BOSTON (WWLP) – A new program will be coming to western Massachusetts to help low to moderate-income families build assets for future generations.

State Treasurer Deborah Goldberg brought a member of the Task Force, Dr. Darrick Hamilton’s vision to life. On March 7, Massachusetts Baby Bonds Task Force was created. The Baby Bonds program is to close the racial wealth gap and guarantee a right to economic security.

These funds will grow until children reach adulthood. Funds will become accessible when they reach adulthood and spend them on assets that grow over time to generate more wealth. For instance, receiving higher education, buying a home, or starting a business.

22News spoke to newly appointed Baby Bonds Task Force Chair, Lisa Wong on how Baby Bonds are an investment in the Massachusetts economy. “A Baby Bonds program would support our local economy by giving people money to buy a home, start a business, and attend higher education institutions here in our state,” said Wong.

Recommendations to the Treasurer on filing legislation are to be offered by the Baby Bonds Task Force this November. Before it becomes an official initiative, the legislature is to first consider the proposal. “Should the legislation pass, the state would make an initial investment in a government-sponsored trust fund automatically when a Massachusetts child is born,” said Wong. “Recipients would be able to access these funds when they reach adulthood.”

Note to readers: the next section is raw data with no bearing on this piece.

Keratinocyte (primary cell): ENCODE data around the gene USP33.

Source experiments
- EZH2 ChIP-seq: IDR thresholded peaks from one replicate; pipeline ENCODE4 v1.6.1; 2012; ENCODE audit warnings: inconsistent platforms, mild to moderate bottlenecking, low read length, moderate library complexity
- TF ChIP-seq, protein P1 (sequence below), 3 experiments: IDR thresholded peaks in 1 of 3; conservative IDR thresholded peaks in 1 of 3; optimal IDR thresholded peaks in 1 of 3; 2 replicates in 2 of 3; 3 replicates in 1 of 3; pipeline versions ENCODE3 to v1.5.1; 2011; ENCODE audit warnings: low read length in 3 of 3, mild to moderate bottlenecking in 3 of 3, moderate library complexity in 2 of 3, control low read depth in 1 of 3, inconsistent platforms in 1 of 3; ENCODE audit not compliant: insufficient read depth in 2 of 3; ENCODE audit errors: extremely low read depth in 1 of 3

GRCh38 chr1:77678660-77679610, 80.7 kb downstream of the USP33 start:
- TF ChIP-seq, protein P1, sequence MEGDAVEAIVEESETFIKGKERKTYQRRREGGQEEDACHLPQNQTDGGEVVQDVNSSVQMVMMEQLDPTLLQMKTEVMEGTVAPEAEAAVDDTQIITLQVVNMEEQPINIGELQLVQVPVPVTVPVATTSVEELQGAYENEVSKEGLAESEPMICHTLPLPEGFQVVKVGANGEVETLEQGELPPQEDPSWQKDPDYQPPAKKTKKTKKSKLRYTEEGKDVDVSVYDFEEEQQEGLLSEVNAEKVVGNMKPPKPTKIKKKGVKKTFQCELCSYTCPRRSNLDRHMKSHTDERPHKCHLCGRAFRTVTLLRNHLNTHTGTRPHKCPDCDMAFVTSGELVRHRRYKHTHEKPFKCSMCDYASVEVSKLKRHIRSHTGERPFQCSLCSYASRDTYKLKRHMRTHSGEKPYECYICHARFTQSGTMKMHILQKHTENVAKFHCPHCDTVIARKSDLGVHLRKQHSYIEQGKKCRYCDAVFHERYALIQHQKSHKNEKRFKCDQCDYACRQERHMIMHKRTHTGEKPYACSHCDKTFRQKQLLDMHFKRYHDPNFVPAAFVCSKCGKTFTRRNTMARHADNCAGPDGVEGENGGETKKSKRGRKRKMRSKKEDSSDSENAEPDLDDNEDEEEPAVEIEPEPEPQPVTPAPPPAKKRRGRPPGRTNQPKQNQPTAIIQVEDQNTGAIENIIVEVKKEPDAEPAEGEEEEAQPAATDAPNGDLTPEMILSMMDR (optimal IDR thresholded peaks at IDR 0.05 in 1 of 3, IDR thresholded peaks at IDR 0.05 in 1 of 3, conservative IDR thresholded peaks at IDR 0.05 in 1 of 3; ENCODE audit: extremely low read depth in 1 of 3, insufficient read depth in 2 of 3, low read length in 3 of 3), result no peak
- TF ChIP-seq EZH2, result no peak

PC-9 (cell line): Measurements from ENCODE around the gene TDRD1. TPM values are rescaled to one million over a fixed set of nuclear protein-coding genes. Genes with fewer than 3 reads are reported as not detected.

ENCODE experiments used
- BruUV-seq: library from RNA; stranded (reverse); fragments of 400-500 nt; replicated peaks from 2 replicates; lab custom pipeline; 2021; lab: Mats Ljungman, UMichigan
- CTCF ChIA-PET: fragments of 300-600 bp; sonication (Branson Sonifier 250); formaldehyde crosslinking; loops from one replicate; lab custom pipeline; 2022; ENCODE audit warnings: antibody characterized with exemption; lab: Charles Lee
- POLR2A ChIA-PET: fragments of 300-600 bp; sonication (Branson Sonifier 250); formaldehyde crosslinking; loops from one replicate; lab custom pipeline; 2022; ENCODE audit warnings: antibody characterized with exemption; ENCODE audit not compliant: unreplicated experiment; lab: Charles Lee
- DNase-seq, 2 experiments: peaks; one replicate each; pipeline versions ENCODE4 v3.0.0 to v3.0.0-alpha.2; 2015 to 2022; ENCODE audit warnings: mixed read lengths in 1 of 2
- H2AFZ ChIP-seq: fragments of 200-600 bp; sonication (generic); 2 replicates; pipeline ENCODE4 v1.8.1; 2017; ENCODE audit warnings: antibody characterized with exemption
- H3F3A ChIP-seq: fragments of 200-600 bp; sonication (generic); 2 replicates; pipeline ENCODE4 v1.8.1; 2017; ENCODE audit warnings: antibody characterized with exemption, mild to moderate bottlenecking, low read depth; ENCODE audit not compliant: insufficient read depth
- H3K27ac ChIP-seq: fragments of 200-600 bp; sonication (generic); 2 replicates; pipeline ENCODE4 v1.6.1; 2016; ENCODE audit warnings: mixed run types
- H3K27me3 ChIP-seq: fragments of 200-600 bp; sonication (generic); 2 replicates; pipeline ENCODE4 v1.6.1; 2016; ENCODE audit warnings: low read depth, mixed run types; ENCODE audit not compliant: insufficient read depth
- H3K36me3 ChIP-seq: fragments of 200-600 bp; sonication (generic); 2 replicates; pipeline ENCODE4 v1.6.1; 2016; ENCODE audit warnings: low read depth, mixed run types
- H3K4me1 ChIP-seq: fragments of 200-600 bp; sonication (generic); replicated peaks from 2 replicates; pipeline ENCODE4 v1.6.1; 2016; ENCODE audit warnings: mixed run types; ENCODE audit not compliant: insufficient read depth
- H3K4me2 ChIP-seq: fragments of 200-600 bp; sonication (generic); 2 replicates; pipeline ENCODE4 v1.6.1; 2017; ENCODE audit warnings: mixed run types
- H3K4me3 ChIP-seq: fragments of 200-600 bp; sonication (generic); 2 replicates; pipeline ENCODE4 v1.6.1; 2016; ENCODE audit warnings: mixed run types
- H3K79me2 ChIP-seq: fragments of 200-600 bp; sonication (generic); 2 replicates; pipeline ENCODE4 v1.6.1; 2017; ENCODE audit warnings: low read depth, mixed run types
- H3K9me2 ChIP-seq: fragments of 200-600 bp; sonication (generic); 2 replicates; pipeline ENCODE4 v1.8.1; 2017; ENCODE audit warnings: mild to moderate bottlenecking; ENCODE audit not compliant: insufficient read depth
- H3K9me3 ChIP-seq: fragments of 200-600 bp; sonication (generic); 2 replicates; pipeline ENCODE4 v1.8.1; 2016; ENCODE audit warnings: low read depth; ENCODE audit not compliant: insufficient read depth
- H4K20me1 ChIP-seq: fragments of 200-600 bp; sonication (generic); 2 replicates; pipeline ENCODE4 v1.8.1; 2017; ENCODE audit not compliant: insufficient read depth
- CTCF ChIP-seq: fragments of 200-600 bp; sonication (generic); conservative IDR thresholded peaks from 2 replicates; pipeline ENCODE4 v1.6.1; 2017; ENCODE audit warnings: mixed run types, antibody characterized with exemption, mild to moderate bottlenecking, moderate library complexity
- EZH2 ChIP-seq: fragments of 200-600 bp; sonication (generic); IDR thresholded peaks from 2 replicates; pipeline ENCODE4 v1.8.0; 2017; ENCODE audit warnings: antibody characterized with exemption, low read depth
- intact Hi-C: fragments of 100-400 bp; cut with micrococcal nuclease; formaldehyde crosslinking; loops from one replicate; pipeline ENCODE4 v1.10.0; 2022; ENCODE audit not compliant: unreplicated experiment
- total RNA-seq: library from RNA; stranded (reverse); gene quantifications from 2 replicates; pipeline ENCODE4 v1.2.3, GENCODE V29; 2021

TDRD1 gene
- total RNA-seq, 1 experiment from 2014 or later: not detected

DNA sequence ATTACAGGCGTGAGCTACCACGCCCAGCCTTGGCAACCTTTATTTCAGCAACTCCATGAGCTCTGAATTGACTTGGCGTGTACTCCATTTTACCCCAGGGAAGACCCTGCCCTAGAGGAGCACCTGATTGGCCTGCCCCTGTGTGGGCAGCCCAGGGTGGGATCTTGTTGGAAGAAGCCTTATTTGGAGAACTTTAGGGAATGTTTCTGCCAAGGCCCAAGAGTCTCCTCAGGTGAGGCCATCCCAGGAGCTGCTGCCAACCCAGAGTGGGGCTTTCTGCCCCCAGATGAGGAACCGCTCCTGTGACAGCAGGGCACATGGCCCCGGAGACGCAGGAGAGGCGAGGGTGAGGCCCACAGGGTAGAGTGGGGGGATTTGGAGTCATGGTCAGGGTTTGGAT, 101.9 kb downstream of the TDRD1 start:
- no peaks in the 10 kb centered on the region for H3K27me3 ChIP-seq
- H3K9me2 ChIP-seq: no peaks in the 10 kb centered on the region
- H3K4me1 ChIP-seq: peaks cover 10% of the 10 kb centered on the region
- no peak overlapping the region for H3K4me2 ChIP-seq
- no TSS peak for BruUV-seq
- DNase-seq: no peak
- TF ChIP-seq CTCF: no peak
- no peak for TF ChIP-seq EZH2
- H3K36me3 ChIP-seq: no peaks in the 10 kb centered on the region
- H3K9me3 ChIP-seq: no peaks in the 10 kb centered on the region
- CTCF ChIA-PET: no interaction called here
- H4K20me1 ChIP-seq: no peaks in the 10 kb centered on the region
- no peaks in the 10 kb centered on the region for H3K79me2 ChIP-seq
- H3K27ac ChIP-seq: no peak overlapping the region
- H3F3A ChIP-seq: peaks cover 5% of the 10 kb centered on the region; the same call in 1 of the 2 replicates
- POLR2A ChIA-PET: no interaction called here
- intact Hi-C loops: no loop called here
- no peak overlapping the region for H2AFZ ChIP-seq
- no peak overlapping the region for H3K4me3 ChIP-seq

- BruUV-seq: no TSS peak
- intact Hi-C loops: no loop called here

The program will focus on wealth transfer to young people who have little to no generational wealth and may face barriers to acquiring wealth. “The Massachusetts Task Force is putting a lot of thought into making sure that we manage to capture those who are most in need,” added Wong. “These people are more likely to come from regions with a concentration of low-income families, including in western Massachusetts.”  

According to Urban Institute data that shows the median net worth of households in the city of Springfield is $27,540, compared to $256,887 in the surrounding suburbs. While some of the suburbs surrounding Boston are $1,365,547.

Wong’s central focus will be to concentrate their work not only on eligibility but also on how they manage to reach people and support them using community-level organizations and resources.

Active community participation has been formed within the program for those with previous or personal experience and knowledge. The future of Baby Bonds in Massachusetts is shaped by their input and feedback in the Task Force. “This is a dynamic program that will incorporate strong community participation and input in the policy and the eventual program,” expressed Wong. “This is still a work in progress, but we hope to achieve engagement as we continue to promote the initiative.”